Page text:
The oldest district of Cadiz is El Populo, and during medieval times, like many cities, it had a wall. You entered via a gate like this one.
The building material for this gate and the wall itself, as well as much of the construction in all of Cadiz is called “oyster stone”. Here’s how it looks up close.
It looks like it made by accumulations of shells that over millions of years became fossilized and solid. It’s very rough to the touch, and also very durable. Lots of stuff built with oyster stone has been around a very long time.
After entering through the main gate, today you find a cafe/theater called Pay-Pay.
Pay-Pay has been both famous and infamous for a long time. It was well-known as a place where a long-travelling sailor could get an intimate welcome home.
Looking around El Populo a bit more, you may notice how the street corners are protected with metal. This is pretty common in old towns, because it’s so easy for vehicles to bash the corners when turning in the narrow streets. Here’s how some look in Cadiz.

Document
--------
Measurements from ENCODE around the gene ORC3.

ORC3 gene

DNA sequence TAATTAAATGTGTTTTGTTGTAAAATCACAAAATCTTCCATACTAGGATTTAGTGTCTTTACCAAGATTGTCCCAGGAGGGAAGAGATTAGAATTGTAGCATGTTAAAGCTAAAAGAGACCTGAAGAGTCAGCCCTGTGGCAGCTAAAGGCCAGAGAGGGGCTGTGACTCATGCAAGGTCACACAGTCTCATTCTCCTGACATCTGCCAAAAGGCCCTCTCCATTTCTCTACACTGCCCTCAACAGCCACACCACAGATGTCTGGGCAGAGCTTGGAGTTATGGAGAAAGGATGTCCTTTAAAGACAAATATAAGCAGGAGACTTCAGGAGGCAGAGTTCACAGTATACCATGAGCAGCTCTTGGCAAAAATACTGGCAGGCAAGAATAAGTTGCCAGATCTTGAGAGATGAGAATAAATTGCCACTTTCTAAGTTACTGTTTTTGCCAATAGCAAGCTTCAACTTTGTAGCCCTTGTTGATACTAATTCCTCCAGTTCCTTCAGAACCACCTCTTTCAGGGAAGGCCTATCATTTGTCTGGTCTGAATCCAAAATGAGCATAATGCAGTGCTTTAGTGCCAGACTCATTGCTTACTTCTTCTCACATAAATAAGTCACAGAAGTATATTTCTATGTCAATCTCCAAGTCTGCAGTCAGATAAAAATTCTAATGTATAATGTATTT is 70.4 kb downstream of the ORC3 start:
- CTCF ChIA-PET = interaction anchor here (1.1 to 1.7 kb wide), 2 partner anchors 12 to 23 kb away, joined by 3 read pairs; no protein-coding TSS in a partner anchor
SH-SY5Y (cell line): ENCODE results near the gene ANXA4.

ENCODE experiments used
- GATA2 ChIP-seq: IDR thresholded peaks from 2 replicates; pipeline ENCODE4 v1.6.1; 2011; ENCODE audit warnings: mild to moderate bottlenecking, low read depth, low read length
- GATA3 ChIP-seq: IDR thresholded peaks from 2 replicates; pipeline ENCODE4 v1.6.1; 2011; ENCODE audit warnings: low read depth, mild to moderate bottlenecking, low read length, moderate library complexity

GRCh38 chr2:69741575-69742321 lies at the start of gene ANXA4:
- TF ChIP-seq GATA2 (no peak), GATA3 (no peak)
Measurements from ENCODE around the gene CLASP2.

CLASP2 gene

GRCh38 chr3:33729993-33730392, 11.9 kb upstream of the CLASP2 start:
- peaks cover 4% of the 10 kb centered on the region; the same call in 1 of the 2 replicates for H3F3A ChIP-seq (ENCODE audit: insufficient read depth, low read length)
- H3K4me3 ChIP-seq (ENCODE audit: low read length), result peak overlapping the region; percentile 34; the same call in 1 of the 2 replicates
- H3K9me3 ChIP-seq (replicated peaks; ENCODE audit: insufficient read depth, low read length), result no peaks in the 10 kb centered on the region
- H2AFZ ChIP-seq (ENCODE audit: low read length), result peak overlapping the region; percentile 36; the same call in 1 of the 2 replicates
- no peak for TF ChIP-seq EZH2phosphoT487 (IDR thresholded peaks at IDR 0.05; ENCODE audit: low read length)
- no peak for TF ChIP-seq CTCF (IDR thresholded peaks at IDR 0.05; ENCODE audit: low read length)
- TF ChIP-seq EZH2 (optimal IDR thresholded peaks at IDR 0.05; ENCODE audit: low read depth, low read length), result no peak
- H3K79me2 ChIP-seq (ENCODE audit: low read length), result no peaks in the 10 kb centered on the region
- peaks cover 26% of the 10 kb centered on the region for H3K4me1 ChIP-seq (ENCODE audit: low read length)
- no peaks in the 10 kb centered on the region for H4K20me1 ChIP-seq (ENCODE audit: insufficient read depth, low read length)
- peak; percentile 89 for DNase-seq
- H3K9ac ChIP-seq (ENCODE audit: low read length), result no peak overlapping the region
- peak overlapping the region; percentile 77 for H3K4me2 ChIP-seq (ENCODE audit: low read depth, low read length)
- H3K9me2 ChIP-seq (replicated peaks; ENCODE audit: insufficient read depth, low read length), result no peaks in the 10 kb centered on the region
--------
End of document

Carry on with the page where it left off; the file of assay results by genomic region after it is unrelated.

Any idea what they are? One clue is that they were installed shortly after Cadiz held off a siege by the French during Napoleonic times. In a great example of swords to plowshares, they are recycled canons. In my opinion, a much better use.
From El Populo, walking toward the ocean, you will find a place where four cultures intersect, and the border between old and new Cadiz. When I took this picture, I was standing on that special spot, and this is “Little Havana”, so-called because this shoreline is similar to it’s namesake in Cuba.
In the other direction is the new town of Cadiz, and its shoreline is called “Cali-cadiz”, because it resembles parts of the California coast.
Also in view from this spot are four different cultures. First, there are Phoenician sarcophagi in a small museum across the street.
Next, there is the excavation of the Roman theater that was discovered only in the 1980’s. I’ll say more about this in a later post, but for now, here’s the view from the magic spot where I’m standing.
Next, is a mosque, just past the Phoenician and Roman artifacts.
Finally, in the distance you can see a steeple of the Christian cathedral.
I learned all this courtesy of our city guide, Anna.
Oh yeah, one more thing before I close. For the sea cat lovers.